Since 1976, Project Censored, a media research, education and advocacy initiative currently based at Diablo Valley College, has been reporting on "The News that Didn't Make the News," issuing a look at the top 25 most censored stories of the year, and every year, we check in with them to talk about their work. In this edition of "Corporations and Democracy," Annie and Steve host Andy Lee Roth, Project Censored's associate director, to see what we we should have been reading about in the mainstream media. You can click here to listen.
Is President Trump’s new Election Integrity Commission a fix or a fraud? That was the topic on this week's edition of "Corporations and Democracy," a twice-monthly radio show hosted by Alliance secretary Steve Scalmanini and Annie Esposito. Their guest was election integrity and voting rights activist Jan Ben-Dor, a founding member of the Michigan Election Reform Alliance, and a member of the board of directors of the National Election Defense Coalition, as well as a former election official.
You can listen or download a podcast of the show here.
Want democracy? Come to Minneapolis this August for the Democracy Convention (and our Earth Democracy Conference!)
If July 4th left you hankering after some real democracy, come make the connections, hear the ideas, and share the skills that will invigorate your movement-building at the Democracy Convention III, August 2 – 6, at the University of Minnesota, in Minneapolis.
The Alliance for Democracy will be there, organizing the Earth Rights and Global Democracy Conference linking global work to defend Mother Earth and the rights of communities and ecosystems to thrive and survive to the issues important to us in the US, such as: fair trade, water, food and agriculture, climate.
Read the Earth Rights and Global Democracy statement here. AfD’s Co-chair, Nancy Price is organizing a series of panels. Here’s a partial list of Convention presenters; the full program will be posted soon.
Here’s just a taste of the Earth Rights & Global Democracy panels: the Renegotiating NAFTA panel will add a gender and racial justice analysis; and panels on the false solutions to global warming of cap and trade and carbon tax, stopping GE Eucalyptus forests slated for our southeastern states responsible for the terrible fires in Chile and Portugal, on bottled water, frac-sand mining and more.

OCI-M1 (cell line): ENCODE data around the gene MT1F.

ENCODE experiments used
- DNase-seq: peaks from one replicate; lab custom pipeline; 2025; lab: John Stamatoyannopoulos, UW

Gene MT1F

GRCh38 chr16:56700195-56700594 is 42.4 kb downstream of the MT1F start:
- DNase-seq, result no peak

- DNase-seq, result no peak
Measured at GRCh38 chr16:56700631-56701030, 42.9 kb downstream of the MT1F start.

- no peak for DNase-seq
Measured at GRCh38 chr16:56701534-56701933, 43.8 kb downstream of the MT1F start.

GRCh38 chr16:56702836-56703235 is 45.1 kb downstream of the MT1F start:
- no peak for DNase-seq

Ronnie Cummins, International Director of the Organic Consumers Association, will speak on “Connecting the Dots: Bringing the Food, Climate, Natural Health and Democracy Movements Together in a Powerful Force for Revolution.” The great line-up of Convention Plenary speakers will be posted soon.
Earth Rights and Global Democracy is one of eight distinct, yet interrelated conferences at this third Democracy Convention. You can also connect with Representative Democracy, Racial Justice for Democracy, Peace and Democracy, Media Democracy, Education United for Democracy, Democracy and the Constitution, and Community and Economic Democracy. In addition, two tracks, on Overcoming Oppression, Building an Inclusive Movement, and Skills and Arts provide a toolkit for activists seeking to broaden their allies and impact.
Register Now: The Democracy Convention website has all the information you need on registration, lodging and meals (including affordable options on campus), and getting to and from Minneapolis. You can also donate or sponsor the convention.
As conference organizers at the 2013 and 2015 conventions, we are excited to be working again with so many sharp and committed people. Previous conventions were a tremendous coming-together of activists across the issues and the miles.
We look forward to seeing you again – this time in Minneapolis, August 2 – 6. Look for our table!
Alliance national council Ethan Scarl has been focusing on an issue in his town of Tewksbury, Massachusetts--preventing the establishment of a slot machine parlor within this town of 30,000 people. The anti-slot parlor group won a town meeting vote on the rezoning ordinance required to build the project, with record attendance of about 2,700 voters. "We only needed 34% to kill a zoning change, and we got 61%, thereby obviating a scheduled September election on the casino itself," writes Ethan.
Ethan adds: "This was an almost allegorical tale of a small grassroots campaign with volunteered time and money, soundly defeating a $3B corporation--Penn National Gaming, with no native involvement--whose deep pockets bought ads, signs, paid canvassers, etc., with all selectmen and the town manager signed on." The public votes on the slots parlor also gave townspeople tools to defeat this measure. By local law, they had to approve the zoning change, and by state law, the gambling establishment itself. "More often, townships fighting invasive corporations don't have such built-in mechanisms to work with," Ethan notes.
The slots parlor proposal was defeated at an open town meeting, at which every registered voter is welcome to come give input and participate in the final vote. Earlier in the year, though, Tewksbury's selectmen had proposed switching to representative town meetings, where voters elect a small slate of "town meeting members" to vote on their behalf. Ethan writes, "The town population soundly over-rode their selectmen and voted that down. If that hadn't happened, the casino would have been decided by elected representatives who would have been easy targets for the corporate campaign (as were the selectmen in this one)."